I had been waiting for the Big Book Sale at the main branch of the downtown library for three weeks - it was to be my first. The day finally came yesterday; I stared at the clock all morning. At precisely 1:00 p.m. I told the secretaries that I had a "meeting" at 2:00 o'clock, but could be reached by my cell phone. (I was dressed in jeans, a baggy sweater and running shoes, so I wasn't fooling anyone with my big lie.) Being a library book sale virgin, I wasn't certain whether checks or credit cards would be acceptable, so I stopped at my bank and got some cash. Can't go wrong with cash, right? I had been salivating over this event for so long; must not screw it up over such a minor detail. When I got to the library, I could see this was a HUGE "tad ah," and the closest parking spot I could find was 3 blocks away, down an alley, under an oak tree that was shedding pollen everywhere. I wasn't worried about the $25.00 I just spent on a car wash and hand polish. I was on my way! Although I had the foresight to bring two canvas shopping bags with me to haul away the loot, in my excitement I left them in the car and didn't realize it until I was standing in line. And what a line it was! A very old, slightly frail looking gent asked me, "Is this the book sale line, young lady?" Young lady! I love you, dear sir. This day is turning out so good. He and I stood next to a display celebrating the 100th birthday of the songwriter,Johnny Mercer - one of our hometown heros (Moon River, Skylark, Somethings Got To Give, Fools Rush In, Laura, and on and on). Pointing to the movie posters and sheet music, the old gent said loudly (old gents seem to often say things loudly) "They don't make movies like that anymore. They don't write songs like that anymore, either." "No, they don't," I said smiling. "Back then, you could understand the words. The words meant something back then." "Yes," I continued to smile. "The words they write now don't mean anything. You can't even sing the songs." I am thinking, "Skidamarink-a-dink-a-dink, Skidamarink-a-do, I love you." But I am saying, "No, sir, you certainly can't." The old gent was standing in a long line, waiting for 2:00 to come, because he still loved books. When at last we began to move, the old gent looked up at the clock and exclaimed, "What do you know, they opened the door one minute early!" Clearly, he was as anxious as I was. Later, I was to look up and see him carrying an armload of books to the cashier. He had found his treasures; I was happy.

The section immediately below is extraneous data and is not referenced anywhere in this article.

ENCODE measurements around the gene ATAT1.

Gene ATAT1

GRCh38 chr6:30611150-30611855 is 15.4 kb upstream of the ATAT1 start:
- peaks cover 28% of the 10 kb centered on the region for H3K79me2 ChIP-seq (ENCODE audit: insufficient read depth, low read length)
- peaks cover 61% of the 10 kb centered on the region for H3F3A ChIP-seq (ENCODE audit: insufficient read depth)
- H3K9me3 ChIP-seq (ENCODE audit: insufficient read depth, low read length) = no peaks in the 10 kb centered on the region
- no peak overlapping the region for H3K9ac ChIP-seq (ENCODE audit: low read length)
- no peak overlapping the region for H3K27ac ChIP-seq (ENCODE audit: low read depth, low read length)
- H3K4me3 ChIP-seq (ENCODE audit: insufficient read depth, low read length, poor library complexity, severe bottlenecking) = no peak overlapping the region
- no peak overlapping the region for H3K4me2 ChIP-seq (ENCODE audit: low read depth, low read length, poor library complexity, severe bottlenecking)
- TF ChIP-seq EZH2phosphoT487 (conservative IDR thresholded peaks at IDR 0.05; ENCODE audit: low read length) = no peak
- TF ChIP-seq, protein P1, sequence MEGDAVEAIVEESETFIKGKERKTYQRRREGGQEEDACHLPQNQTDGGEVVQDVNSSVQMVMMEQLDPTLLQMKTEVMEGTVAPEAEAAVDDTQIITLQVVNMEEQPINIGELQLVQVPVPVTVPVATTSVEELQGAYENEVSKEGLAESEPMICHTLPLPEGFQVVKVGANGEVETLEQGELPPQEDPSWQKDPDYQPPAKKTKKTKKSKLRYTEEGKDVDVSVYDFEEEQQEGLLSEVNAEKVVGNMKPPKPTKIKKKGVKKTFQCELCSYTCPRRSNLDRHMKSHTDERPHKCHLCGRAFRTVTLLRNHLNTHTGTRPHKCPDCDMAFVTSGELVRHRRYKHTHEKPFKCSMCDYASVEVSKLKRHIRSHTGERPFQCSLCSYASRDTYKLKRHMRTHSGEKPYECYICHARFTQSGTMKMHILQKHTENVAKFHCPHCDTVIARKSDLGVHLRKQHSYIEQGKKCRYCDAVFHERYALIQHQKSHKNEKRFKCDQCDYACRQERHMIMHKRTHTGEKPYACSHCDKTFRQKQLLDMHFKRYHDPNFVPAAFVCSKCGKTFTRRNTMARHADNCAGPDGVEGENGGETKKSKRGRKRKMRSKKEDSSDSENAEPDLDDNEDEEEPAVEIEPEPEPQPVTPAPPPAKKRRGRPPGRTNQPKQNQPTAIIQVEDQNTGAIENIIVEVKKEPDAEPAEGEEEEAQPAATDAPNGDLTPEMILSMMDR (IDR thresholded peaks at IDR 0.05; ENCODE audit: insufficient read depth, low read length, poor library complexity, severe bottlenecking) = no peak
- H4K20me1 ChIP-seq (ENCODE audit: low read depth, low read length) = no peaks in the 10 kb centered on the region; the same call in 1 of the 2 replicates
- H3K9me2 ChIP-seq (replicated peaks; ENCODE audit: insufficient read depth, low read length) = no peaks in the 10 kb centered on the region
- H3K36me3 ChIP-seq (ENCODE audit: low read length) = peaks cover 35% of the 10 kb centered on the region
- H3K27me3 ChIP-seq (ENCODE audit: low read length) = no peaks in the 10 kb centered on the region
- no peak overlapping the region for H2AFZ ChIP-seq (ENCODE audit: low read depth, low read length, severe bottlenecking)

When my turn came to enter the chaos of the book sale hall, I saw that books were piled on top of tables, in boxes under the tables, and on window sills, and I had no idea where to begin. There had apparently been some effort to place the books by categories: Cooking, Adult Fiction, YA Fiction, History, etc. But the signage was small and, to be honest, the crowds made it impossible to figure out where anything was. So, I just went to where the crowd propelled me and found myself standing at the table where the cookbooks were set up. What joy! Kismet! Nirvana! Right under my nose were three Julia Child cookbooks, and Beard on Bread by James Beard. I gathered them up in my arms - not easy since one is a huge volume - and allowed myself to get swept along once again in the tide...allowing fortune to land me at another table. And so it went for 45 minutes. Happily, one of the library sale volunteers handed me two plastic shopping bags to tote my books around (landfill be damned - this was an emergency) and I took them. I bought eleven books - all that would fit in the bags - feeling slightly disappointed that I'd left my canvas bags behind. Grand total for all eleven? $9.00. Here's what I got:
Chasing Redbird by Sharon Creech (never heard of her, thought it looked good)
Kitchen God's Wife by Amy Tan (liked Bonesetters Daughter)
Snow by Orhan Pamuk (remembered one of the bloggers I read mentioned it)
Well Schooled in Murder by Elizabeth George (no explanation necessary)
The Robber Bride by Margaret Atwood (just picked up The Blind Assassin)
Murder Must Advertise by Dorothy Sayers (love her)
Portrait of Dorian Gray (not wild about Wilde, but love this story)
The Way to Cook by Julia Child
Mastering the Art of French Cooking, Vol. II (so cool since I already have Vol. I)
Julia Child and More Company
Beard on Bread by James Beard (Baking bread is my therapy.)
Let's see. That's eleven, right? I am now a seasoned veteran of the Big Library Book Sale. Next time, I will begin training much earlier. Leg squats would definitely help. I could get down to the floor to look at books shoved under the tables, but getting up was...shall we say uninspiring...especially with an audience. Add in some bicep curls and a little endurance work - I'll be on my game -- I'll be ready -- I'll be the Beckham of the Big Book Sale.